By Rosemary Onuoha
As the insurance industry digs deep into the recapitalisation programme set to terminate by mid-2020, an industry analyst has hinted of a possible threat to the benefits of a successful programme.
Speaking to Vanguard on the sidelines of the release of its report on the insurance industry titled, ‘From Lagoon to Ocean’, Head of Research at Coronation Merchant Bank, Mr. Guy Czartoryski, said that if the current poor perception of the industry does not change, the sector could face the challenge of where to deploy the huge capital raised.
Czartoryski stated: “By June 2020, the insurance industry will be more capitalized than it is now. However, insurance companies can only put the capital to good use if the negative perception about insurance by Nigerians change and they embrace insurance. If more Nigerians don’t embrace insurance by June 2020, the insurance sector could face the challenge of where to deploy the capital.”
Accordingly, Czartoryski said that for the insurance industry to thrive, its products and services should be bundled into products that Nigerians buy.
He stated: “In India, the insurance sector is well advanced than that of Nigeria because the regulator made conscious efforts to integrate insurance into products that people were already buying. If such can be replicated in Nigeria and insurance is bundled into products and services that people already buy and insurers are made to settle claims as they arise, then the sector will grow.”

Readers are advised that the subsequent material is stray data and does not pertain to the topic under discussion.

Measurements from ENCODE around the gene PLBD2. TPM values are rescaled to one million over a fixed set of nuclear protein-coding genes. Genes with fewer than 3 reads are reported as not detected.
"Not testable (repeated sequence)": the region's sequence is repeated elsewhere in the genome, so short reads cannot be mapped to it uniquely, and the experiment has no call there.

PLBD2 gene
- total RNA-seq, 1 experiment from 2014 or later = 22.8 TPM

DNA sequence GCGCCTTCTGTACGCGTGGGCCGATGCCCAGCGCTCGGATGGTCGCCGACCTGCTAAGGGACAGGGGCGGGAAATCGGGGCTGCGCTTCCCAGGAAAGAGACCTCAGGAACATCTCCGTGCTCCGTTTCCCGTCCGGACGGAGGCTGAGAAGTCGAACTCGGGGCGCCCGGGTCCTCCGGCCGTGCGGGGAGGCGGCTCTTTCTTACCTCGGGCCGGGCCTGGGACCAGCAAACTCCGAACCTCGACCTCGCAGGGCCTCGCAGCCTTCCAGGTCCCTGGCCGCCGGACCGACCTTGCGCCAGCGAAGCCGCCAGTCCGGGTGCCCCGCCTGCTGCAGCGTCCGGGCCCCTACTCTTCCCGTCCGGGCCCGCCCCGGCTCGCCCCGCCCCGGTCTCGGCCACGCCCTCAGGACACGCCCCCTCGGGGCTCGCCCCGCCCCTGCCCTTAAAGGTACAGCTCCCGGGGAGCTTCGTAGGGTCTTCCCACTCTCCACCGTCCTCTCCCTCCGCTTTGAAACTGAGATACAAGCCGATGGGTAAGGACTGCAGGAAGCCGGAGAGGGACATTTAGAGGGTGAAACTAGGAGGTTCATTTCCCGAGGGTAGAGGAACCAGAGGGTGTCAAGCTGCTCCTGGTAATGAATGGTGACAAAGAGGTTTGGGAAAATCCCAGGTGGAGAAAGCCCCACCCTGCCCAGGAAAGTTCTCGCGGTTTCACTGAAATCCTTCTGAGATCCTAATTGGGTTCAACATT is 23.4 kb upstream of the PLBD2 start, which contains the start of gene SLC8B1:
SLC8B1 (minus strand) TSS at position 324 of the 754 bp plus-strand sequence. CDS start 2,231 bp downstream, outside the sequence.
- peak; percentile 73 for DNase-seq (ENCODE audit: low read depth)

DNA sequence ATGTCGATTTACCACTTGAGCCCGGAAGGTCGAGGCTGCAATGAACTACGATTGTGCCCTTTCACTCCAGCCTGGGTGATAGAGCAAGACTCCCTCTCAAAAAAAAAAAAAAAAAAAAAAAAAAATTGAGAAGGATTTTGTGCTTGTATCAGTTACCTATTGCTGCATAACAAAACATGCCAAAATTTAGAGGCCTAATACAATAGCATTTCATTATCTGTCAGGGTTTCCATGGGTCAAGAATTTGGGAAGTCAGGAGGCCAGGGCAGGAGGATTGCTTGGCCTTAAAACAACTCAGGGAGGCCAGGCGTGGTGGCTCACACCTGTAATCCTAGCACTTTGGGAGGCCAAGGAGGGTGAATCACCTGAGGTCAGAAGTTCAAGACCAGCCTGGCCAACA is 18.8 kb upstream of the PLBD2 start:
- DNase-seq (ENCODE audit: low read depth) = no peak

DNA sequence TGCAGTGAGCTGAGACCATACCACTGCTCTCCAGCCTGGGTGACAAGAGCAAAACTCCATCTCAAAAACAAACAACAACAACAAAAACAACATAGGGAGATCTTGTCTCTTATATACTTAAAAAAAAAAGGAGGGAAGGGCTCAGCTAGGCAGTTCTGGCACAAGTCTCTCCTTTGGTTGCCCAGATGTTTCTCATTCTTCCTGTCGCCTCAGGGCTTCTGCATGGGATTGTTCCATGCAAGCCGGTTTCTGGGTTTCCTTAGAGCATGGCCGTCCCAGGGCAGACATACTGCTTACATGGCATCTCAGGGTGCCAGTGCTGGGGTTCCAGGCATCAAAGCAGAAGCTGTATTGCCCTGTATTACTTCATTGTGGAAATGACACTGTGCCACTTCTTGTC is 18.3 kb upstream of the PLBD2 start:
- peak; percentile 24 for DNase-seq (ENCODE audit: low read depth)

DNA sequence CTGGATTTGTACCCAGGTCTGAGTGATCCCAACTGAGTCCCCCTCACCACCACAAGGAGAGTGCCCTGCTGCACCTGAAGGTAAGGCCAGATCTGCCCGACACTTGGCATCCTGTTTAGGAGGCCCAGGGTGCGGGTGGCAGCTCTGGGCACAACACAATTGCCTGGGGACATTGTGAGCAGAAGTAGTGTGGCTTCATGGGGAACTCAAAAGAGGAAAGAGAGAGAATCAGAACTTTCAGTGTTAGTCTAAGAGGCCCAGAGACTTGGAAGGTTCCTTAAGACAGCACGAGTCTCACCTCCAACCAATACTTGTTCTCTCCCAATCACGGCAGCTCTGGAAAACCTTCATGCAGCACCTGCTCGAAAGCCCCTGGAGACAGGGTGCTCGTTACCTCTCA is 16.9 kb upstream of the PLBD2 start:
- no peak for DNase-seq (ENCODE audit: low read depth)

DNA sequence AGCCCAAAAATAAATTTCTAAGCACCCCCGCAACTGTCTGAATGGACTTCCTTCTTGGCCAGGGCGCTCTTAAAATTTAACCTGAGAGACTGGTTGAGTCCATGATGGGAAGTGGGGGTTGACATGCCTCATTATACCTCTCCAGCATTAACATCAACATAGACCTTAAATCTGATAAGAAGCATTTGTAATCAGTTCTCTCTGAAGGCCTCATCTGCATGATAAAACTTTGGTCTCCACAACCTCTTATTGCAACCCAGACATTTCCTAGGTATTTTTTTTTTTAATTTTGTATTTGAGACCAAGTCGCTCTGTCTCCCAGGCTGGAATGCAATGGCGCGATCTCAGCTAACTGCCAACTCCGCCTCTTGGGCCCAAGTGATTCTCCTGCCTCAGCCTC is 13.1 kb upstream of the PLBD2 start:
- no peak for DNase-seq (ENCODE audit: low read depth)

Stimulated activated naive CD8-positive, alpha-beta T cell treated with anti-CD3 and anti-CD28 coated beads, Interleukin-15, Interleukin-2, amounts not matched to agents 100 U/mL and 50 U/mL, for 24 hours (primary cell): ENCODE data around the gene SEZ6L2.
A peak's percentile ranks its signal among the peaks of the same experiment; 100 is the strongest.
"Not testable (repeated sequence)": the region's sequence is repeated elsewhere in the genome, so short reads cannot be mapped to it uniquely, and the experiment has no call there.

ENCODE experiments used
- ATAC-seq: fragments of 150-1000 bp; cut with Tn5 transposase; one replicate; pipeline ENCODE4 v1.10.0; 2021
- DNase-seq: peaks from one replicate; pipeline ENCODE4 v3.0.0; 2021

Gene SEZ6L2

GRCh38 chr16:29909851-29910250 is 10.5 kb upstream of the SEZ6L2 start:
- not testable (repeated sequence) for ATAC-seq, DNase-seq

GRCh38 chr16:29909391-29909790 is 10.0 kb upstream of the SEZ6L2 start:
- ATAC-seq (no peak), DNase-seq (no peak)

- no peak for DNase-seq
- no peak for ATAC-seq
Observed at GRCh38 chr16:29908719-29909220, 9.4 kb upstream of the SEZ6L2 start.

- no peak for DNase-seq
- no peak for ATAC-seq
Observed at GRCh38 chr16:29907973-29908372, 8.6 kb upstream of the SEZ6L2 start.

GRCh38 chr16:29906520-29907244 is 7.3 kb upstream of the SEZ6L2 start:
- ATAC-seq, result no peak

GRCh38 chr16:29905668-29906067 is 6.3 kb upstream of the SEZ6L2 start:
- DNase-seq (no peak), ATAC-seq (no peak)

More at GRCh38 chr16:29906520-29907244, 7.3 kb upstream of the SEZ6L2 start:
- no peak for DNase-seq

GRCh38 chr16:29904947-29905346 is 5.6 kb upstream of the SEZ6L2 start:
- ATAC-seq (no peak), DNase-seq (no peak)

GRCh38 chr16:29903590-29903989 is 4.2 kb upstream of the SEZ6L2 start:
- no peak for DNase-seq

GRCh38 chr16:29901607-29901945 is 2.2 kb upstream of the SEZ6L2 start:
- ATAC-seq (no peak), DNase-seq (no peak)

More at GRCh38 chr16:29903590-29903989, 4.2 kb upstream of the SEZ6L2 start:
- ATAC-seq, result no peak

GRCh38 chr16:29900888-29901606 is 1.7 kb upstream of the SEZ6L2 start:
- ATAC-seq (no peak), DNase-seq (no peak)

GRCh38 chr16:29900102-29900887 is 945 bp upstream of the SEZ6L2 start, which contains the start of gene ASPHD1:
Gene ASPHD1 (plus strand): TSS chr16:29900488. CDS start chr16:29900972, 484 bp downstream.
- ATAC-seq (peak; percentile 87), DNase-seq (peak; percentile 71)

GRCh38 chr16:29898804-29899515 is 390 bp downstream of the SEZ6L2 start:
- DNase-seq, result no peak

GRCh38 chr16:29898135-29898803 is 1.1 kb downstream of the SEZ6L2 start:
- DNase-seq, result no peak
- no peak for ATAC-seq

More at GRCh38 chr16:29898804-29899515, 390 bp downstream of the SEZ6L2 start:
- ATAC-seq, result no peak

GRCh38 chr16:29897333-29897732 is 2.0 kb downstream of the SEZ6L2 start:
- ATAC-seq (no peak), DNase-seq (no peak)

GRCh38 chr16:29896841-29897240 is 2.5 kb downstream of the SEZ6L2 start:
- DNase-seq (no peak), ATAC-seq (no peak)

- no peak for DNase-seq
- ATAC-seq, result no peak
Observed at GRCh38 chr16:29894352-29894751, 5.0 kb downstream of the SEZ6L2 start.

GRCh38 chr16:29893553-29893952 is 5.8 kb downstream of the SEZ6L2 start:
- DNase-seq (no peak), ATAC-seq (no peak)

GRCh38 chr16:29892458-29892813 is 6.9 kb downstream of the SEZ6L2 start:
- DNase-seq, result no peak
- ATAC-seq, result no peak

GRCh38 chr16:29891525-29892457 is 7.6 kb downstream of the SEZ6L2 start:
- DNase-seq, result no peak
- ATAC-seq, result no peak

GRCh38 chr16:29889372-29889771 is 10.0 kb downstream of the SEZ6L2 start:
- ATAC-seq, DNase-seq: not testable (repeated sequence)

Czartoryski said that when claims are settled promptly, it will increase insurance awareness and acceptance as well as build trust.
He also said that the sector can grow if it can leverage on the already existing technology platforms as well as distributions partnerships of other sectors.
He further stated: “We think the insurance sector can enjoy the same level of growth if it can leverage on the already existing technology platforms as well as distributions partnerships with banks and telecoms to roll-out insurance products.
“NAICOM’s reform will address an industry that today is small, fragmented and not very profitable.
Of course, it could continue to stagnate in the years to come but that would be a waste of the capital being raised to meet the current regulatory initiative, frustrate the experience of strategic investors (domestic and foreign), leave existing technology unused, and allow Nigeria to fall further behind its peers. On the other hand, given fresh capital and renewed regulatory cooperation, the industry can leave the stagnant lagoon and make waves in the blue ocean.”